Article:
• View Source on a WebAssembly module, thus fitting into the Web (where every source can be viewed) in a natural way.

• Presentation in browser development tools when source maps aren’t present (which is necessarily the case with the Minimum Viable Product (MVP)).

• Writing WebAssembly code directly for reasons including pedagogical, experimental, debugging, optimization, and testing of the spec itself.

The last item in the list reflects that the text format isn’t intended to be written by hand in the course of normal development, but rather generated from a tool like Emscripten. You probably won’t see or manipulate any .wat files when you’re generating modules, but you may be viewing them in a debugging context.

Not only is the text format valuable with regards to debugging, but having this intermediate format reduces the amount of reliance on a single tool for compilation. Several different tools currently exist to consume and emit this s-expression syntax, some of which are used by Emscripten to compile your code down to a .wasm file.

Binary format and the module file (Wasm)

The Binary Format section of the Core Specification provides the same level of detail with regard to language concepts as the Text format section. In this section, we will briefly cover some high-level details about the binary format and discuss the various sections that make up a Wasm module.

Definition and module overview

The binary format is defined as a dense linear encoding of the abstract syntax. Without getting too technical, that essentially means it’s an efficient form of binary that allows for fast decoding, small file size, and reduced memory usage. The file representation of the binary format is a .wasm file.

The ValuesTypes, and Instructions subsections of the Core Specification for the binary format correlate directly to the Text Format section. Each of these concepts is covered in the context of encoding. For example, according to the specification, the Integer types are encoded using the LEB128 variable-length integer encoding, in either unsigned or signed variant. These are important details to know if you wish to develop tooling for WebAssembly, but not necessary if you just plan on using it on your website.

The Structure, Binary Format, and Text Format (wat) sections of the Core Specification have a Module subsection. We didn’t cover aspects of the module in the previous section because it’s more prudent to describe them in the context of a binary. The official WebAssembly site offers the following description for a module:

“The distributable, loadable, and executable unit of code in WebAssembly is called a module. At runtime, a module can be instantiated with a set of import values to produce an instance, which is an immutable tuple referencing all the state accessible to the running module.”

Module sections

A module is made up of several sections, some of which you’ll be interacting with through the JavaScript API:

  • Imports (import) are elements that can be accessed within the module and can be one of the following:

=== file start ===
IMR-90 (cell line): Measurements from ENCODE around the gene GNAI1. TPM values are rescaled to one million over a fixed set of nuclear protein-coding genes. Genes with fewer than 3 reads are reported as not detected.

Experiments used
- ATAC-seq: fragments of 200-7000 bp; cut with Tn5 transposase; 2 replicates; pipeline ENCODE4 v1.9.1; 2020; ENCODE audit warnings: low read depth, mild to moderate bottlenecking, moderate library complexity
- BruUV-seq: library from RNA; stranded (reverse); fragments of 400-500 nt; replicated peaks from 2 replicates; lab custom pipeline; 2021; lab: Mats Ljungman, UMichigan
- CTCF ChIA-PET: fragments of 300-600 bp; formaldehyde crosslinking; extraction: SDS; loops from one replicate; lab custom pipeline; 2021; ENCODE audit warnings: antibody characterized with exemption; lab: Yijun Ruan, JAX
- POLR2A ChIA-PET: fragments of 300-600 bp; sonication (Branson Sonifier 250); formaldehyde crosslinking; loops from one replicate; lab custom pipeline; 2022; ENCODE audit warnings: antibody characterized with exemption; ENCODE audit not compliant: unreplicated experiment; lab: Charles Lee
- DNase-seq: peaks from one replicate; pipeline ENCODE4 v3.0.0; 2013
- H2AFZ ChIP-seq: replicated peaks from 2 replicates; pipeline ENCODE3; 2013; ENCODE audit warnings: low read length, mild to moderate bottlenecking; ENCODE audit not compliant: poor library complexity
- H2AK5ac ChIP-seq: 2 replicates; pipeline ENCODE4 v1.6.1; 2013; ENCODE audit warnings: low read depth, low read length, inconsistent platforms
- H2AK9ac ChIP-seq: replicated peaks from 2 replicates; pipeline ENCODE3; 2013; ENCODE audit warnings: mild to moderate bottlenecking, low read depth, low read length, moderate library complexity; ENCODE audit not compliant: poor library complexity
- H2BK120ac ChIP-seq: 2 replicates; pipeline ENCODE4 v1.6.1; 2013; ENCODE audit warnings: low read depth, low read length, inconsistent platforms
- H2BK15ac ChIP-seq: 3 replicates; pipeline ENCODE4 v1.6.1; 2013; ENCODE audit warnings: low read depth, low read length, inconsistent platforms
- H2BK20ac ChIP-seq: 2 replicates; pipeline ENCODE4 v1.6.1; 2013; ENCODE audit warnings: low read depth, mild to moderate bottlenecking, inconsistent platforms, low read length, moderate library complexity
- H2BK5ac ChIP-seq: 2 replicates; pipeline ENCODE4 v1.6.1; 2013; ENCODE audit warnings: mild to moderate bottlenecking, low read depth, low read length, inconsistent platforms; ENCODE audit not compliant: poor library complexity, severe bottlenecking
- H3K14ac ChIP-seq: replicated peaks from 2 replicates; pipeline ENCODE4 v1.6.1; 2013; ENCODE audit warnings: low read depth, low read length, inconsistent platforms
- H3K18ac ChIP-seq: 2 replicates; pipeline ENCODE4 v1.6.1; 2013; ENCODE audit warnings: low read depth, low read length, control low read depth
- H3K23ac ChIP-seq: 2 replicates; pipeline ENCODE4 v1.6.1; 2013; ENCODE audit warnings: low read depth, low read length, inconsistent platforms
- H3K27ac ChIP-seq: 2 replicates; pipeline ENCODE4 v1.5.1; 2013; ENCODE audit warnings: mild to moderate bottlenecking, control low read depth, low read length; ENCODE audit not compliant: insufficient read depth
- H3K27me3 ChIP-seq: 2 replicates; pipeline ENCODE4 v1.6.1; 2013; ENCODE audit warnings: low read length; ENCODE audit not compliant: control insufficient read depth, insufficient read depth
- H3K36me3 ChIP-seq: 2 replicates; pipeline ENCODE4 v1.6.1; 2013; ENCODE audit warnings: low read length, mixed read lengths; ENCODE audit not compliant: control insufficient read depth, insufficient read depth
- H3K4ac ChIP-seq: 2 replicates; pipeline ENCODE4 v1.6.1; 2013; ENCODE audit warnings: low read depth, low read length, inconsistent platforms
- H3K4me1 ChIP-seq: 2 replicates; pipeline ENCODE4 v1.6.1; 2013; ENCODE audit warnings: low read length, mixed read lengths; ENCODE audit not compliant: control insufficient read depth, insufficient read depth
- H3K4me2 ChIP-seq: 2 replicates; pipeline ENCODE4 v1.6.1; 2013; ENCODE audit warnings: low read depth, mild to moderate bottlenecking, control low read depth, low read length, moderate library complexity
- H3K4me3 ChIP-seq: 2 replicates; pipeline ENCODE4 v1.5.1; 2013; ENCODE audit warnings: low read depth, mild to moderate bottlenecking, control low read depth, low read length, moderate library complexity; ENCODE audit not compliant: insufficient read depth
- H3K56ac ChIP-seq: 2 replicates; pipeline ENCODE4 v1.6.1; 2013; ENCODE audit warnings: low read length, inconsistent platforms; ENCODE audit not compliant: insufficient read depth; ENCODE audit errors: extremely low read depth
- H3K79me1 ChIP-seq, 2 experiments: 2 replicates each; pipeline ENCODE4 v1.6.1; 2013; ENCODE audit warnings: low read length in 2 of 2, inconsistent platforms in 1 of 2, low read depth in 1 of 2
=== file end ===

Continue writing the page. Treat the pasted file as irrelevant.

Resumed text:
• Function, which can be called inside the module using the call operator
    • Global, which can be accessed inside the module via the global operators
    • Linear Memory, which can be accessed inside the module via the memory operators
    • Table, which can be accessed inside the module using call_indirect
  • Exports (export) are elements that can be accessed by the consuming API (that is, called by a JavaScript function)
  • Module start function (start) is called after the module instance is initialized
  • Global (global) contains the internal definition of global variables
  • Linear memory (memory) contains the internal definition of linear memory with an initial memory size and optional maximum size
  • Data (data) contains an array of data segments which specify the initial contents of fixed ranges of a given memory
  • Table (table) is a linear memory whose elements are opaque values of a particular table element type:
    • In the MVP, its primary purpose is to implement indirect function calls in C/ C++
  • Elements (elements) is a section that allows a module to initialize the elements of any import or internally defined table with any other definition in the module
  • Function and code:
    • The function section declares the signatures of each internal function defined in the module
    • The code section contains the function body of each function declared by the function section

Some of the keywords (import, export, and so on) should look familiar; they’re present in the contents of the Wat file in the previous section. WebAssembly’s components follow a logical mapping that directly correspond to the APIs  (for example, you pass a memory and table instance into JavaScript’s WebAssembly.instantiate() function). Your primary interaction with a module in binary format will be through these APIs.

In this tutorial, we looked at the WebAssembly modules Wat and Wasm. We covered Wat definitions, values, types, instructions, and its role. We looked at Wasm overview and its module sections. To know more about another element of WebAssembly, the JavaScript API and build applications on WebAssembly check out the book Learn WebAssembly.